Are we trying too hard?Life would be infinitely happier if we could only be born at the age of 80 and gradually approach 18. — Mark Twain
Longevity is big business these days but that’s nothing new. Throughout history people have tried all sorts of weird things to stay forever young. And we’ve been told that Juan Ponce de Leon discovered Florida while searching for the elusive Fountain of Youth.
Today, of course, with increased knowledge and dissemination of information, efforts to stay young are not as drastic as they were at some point in the past, one of them being drinking human blood. Today we have tons of experts telling us what we need to do to extend our lives. They are all over the internet with some offering sure ways to live past 100.
But we already know the drill. We must walk, exercise, eat well, challenge the mind and laugh often. However, the experts are challenging us to do more, to run marathons, to forever count calories, etc. But are we trying too hard?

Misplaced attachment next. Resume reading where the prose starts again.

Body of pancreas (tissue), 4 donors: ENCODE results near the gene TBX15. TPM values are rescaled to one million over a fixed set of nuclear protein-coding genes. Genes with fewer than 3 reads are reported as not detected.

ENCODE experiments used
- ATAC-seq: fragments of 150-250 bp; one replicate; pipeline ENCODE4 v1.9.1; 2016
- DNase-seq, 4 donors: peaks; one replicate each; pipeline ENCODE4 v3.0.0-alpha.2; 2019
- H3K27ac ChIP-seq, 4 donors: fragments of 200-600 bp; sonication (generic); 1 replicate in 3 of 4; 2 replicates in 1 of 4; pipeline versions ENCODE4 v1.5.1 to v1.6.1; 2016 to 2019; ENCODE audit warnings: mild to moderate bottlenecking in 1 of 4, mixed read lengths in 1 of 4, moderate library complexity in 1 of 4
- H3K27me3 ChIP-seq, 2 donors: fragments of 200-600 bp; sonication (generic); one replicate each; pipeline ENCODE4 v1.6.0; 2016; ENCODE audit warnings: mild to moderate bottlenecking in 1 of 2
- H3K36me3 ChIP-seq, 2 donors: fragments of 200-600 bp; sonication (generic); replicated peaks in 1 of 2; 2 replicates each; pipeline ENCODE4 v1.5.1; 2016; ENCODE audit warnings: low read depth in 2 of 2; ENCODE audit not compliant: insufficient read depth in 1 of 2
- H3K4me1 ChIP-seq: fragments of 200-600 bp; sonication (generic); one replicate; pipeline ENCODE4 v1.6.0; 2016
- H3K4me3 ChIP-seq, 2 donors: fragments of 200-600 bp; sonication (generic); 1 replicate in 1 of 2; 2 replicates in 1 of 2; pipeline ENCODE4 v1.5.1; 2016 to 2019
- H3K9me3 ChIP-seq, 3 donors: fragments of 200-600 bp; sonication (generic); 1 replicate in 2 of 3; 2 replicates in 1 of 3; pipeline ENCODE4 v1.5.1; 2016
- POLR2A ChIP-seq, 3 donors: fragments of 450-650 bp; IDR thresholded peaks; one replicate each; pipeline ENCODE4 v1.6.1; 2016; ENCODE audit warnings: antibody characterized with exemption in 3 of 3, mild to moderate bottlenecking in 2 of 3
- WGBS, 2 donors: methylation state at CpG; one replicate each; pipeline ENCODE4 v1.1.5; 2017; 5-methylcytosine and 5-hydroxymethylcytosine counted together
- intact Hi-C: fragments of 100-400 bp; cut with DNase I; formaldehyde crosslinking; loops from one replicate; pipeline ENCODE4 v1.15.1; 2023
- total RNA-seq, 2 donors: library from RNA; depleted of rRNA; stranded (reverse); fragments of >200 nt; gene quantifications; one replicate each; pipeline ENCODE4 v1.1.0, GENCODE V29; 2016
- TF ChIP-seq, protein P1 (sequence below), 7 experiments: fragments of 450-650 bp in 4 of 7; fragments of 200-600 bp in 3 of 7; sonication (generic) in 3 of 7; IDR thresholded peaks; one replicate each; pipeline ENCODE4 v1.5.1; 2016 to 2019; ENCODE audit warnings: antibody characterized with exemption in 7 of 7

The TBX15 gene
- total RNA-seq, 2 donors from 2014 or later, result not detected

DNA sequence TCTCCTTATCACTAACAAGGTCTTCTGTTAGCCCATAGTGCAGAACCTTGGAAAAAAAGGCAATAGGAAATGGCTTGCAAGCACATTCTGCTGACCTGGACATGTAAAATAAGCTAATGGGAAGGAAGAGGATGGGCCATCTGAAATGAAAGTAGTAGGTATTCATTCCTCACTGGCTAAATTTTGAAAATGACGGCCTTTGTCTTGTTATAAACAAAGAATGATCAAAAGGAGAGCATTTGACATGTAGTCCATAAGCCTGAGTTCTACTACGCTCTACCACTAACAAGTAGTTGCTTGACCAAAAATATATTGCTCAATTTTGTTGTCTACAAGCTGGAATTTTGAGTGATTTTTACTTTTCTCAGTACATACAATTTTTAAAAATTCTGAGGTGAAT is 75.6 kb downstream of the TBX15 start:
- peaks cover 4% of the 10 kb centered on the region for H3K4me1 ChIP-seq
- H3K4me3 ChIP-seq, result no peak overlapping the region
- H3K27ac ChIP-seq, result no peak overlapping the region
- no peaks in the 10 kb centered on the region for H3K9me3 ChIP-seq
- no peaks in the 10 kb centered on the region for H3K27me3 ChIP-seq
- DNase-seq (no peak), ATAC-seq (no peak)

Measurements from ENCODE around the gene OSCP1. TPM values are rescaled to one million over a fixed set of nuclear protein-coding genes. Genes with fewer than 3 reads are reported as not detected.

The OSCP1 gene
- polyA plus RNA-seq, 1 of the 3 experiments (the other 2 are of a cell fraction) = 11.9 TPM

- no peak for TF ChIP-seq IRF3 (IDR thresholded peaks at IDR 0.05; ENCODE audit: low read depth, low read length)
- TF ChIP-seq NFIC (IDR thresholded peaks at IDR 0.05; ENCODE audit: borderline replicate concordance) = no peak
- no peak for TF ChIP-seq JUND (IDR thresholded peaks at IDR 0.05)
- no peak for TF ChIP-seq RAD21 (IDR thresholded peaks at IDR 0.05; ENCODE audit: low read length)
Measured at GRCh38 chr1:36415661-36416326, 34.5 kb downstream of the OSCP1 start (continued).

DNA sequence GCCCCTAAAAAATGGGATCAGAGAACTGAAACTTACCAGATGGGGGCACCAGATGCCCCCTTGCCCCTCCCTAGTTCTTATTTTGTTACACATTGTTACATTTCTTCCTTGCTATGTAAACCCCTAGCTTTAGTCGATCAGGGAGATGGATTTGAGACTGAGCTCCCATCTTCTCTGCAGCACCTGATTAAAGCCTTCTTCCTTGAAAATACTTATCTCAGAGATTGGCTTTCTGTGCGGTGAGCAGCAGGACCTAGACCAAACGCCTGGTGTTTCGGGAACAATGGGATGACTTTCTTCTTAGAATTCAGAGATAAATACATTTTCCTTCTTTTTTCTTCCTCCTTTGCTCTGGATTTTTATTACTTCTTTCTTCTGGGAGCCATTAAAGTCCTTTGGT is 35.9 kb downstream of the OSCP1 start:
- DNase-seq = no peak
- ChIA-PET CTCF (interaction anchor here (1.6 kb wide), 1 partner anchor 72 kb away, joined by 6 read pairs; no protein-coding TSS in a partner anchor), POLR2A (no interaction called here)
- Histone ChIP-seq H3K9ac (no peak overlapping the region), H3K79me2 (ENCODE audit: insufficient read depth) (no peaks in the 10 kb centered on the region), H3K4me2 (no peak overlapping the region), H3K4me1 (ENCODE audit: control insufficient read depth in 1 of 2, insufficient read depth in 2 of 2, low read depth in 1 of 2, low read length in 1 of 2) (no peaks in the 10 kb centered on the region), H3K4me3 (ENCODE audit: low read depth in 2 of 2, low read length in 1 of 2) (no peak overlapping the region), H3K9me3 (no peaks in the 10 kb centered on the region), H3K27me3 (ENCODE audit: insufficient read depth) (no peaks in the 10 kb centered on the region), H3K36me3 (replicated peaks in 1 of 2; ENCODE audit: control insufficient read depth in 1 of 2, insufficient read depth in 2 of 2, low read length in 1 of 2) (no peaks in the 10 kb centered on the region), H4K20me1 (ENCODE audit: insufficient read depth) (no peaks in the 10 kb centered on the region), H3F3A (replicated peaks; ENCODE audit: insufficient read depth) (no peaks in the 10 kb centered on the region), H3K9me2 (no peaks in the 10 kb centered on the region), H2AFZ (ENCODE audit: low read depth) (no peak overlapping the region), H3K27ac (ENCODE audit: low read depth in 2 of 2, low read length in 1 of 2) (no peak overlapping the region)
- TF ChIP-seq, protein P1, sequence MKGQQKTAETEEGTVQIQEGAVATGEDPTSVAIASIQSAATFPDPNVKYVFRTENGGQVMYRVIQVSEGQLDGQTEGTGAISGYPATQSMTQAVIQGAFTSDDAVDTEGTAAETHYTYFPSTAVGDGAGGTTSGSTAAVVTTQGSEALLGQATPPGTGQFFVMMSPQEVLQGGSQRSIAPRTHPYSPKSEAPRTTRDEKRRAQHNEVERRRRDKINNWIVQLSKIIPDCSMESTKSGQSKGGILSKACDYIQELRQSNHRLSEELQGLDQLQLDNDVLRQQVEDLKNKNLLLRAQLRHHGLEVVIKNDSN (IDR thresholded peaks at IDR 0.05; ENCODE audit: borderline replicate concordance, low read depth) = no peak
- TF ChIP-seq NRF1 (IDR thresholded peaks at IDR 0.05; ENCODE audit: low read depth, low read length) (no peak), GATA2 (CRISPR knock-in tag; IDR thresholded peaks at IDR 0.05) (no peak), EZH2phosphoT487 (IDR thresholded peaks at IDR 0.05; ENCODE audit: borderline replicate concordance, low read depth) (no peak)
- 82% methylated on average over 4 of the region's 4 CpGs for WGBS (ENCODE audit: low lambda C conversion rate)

Author Barbara Ehrenreich says that we are “killing ourselves to live longer.” The question is: Is it really necessary to go to extreme to make the most of our later years? Perhaps not.
With all the advances in health care, it is said that today’s boomers can expect to live longer than their parents and much longer than their grandparents. That may be the general rule, but there are no guarantees. My grandfather passed away at the age of 89 and I doubt that I will live longer than him while my father died at 55. We can’t change destiny, can we?
If our goal is to live to 100 and beyond, I believe that we have to consider quality of life. We all know that old age can play havoc with the body and the mind, but heeding the advice of experts might very well make it possible to enjoy later life in better shape than was possible in the past. At least that’s the objective.
I think that the secret to being happy is to take reasonable care of ourselves while accepting our mortality.